On this date 45 years ago, the Supreme Court handed down a unanimous decision called Loving v. Virginia which struck down anti-miscegenation laws. This decision overturned prior Supreme Court decisions and made race-based laws about marriage illegal.
The case involved Richard Loving and his wife Mildred. Richard was white and his wife was of African-American and Native-American ancestry, and the state of Virginia made it illegal for whites to marry other races. The Lovings had been married in Washington, DC, which did not forbid interracial marriages, but then returned to Virginia where they lived. The police raided their house at night hoping to find them engaged in marital relations, another crime in Virginia, but instead simply found them in bed together. When the couple showed them their marriage certificate, the police confiscated it as evidence of their crime, which was not only to be married, but to have evaded Virginia law by going somewhere else to be married.
They pled guilty to violating the law and were sentenced to one year in prison, which would be suspended if they left Virginia. The trial court judge, citing Biblical witness said, "Almighty God created the races white, black, yellow, malay and red, and he placed them on separate continents. And but for the interference with his arrangement there would be no cause for such marriages. The fact that he separated the races shows that he did not intend for the races to mix."
The Loving's left Virginia and moved to DC where the ACLU took up their case so that their criminal record would be clear. A decision by the Virginia Supreme Court upheld their convictions and the constitutionality of anti-miscegenation laws. The Supreme Court overturned that conviction and those laws.
The Court wrote: "Marriage is one of the "basic civil rights of man," fundamental to our very existence and survival.... To deny this fundamental freedom on so unsupportable a basis as the racial classifications embodied in these statutes, classifications so directly subversive of the principle of equality at the heart of the Fourteenth Amendment, is surely to deprive all the State's citizens of liberty without due process of law. The Fourteenth Amendment requires that the freedom of choice to marry not be restricted by invidious racial discrimination. Under our Constitution, the freedom to marry, or not marry, a person of another race resides with the individual and cannot be infringed by the State." They also said that these laws were enacted simply to enforce white supremacy.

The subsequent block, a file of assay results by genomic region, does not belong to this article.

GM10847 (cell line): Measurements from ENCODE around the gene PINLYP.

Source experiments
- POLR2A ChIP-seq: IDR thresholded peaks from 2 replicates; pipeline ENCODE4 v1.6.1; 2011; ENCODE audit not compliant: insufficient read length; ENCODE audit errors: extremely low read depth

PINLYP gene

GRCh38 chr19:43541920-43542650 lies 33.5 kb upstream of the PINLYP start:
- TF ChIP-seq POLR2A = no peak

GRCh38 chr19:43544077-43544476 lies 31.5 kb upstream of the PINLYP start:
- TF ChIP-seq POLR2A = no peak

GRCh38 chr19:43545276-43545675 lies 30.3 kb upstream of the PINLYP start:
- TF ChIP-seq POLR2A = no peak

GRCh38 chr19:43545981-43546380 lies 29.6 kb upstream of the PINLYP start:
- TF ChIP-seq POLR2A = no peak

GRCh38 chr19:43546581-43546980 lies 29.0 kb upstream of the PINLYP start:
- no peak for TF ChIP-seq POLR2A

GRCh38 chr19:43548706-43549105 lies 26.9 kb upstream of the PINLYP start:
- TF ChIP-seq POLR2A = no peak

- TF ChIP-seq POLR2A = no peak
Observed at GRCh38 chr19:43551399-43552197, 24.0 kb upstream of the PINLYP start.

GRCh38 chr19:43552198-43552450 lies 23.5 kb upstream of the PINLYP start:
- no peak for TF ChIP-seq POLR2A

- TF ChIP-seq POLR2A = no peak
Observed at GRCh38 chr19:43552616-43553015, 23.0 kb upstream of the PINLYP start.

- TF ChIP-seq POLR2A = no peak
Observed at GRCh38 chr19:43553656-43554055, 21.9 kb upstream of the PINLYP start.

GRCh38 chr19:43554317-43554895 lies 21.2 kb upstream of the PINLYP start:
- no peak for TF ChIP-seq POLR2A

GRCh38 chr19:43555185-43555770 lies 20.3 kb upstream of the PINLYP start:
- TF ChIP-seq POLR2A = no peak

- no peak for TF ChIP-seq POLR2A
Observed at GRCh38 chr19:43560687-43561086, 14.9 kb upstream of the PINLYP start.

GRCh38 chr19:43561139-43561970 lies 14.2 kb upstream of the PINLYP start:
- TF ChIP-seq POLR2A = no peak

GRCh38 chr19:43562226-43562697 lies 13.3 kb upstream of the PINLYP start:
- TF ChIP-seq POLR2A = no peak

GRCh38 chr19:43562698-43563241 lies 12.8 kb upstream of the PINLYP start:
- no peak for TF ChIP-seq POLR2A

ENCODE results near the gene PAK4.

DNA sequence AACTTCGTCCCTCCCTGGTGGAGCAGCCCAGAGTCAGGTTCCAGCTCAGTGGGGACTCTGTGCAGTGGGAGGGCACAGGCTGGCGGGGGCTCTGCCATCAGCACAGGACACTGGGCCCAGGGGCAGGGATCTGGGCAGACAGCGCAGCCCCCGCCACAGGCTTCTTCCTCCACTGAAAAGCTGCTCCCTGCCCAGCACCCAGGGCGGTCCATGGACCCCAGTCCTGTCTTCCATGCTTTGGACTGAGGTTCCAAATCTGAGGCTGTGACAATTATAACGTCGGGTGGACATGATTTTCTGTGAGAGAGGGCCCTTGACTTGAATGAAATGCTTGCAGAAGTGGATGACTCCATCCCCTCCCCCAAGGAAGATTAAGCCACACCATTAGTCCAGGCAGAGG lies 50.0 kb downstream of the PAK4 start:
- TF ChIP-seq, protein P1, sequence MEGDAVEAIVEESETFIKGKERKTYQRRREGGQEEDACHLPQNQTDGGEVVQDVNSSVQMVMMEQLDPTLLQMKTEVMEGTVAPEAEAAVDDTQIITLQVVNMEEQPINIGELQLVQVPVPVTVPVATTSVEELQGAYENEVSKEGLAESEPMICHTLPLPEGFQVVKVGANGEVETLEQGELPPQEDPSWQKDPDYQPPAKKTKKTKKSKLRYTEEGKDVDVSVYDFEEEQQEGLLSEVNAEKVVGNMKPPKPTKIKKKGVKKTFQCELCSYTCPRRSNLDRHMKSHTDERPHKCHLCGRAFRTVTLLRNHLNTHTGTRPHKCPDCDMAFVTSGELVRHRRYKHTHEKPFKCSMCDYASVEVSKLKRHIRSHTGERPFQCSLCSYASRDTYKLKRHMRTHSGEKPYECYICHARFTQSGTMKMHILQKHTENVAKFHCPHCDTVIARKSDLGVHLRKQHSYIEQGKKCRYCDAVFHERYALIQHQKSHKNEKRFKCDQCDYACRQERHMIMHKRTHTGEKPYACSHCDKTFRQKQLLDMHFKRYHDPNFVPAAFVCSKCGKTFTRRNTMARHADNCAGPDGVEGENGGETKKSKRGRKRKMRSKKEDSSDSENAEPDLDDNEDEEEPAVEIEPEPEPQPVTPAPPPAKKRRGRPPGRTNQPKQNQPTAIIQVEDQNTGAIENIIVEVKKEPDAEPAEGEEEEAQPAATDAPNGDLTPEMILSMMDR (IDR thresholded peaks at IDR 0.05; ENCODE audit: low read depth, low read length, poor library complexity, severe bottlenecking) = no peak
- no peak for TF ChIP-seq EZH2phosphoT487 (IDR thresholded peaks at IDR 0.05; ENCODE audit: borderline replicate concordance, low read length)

Loving v. Virginia was one a of series of laws which were crucial not only for the civil rights movement, but for also expanding the idea of personal autonomy and the right to privacy, decisions that are at the heart of many of the debates that we are still dealing with today.
On the 40th anniversary of the decision, Mildred Loving had this to say:
"Surrounded as I am now by wonderful children and grandchildren, not a day goes by that I don't think of Richard and our love, our right to marry, and how much it meant to me to have that freedom to marry the person precious to me, even if others thought he was the "wrong kind of person" for me to marry. I believe all Americans, no matter their race, no matter their sex, no matter their sexual orientation, should have that same freedom to marry. Government has no business imposing some people's religious beliefs over others. Especially if it denies people's civil rights. I am still not a political person, but I am proud that Richard's and my name is on a court case that can help reinforce the love, the commitment, the fairness, and the family that so many people, black or white, young or old, gay or straight seek in life. I support the freedom to marry for all. That's what Loving, and loving, are all about."
Let us remember the Lovings, and others, who took up the challenge for freedom and to expand civil rights for all those who are the "wrong kind of person."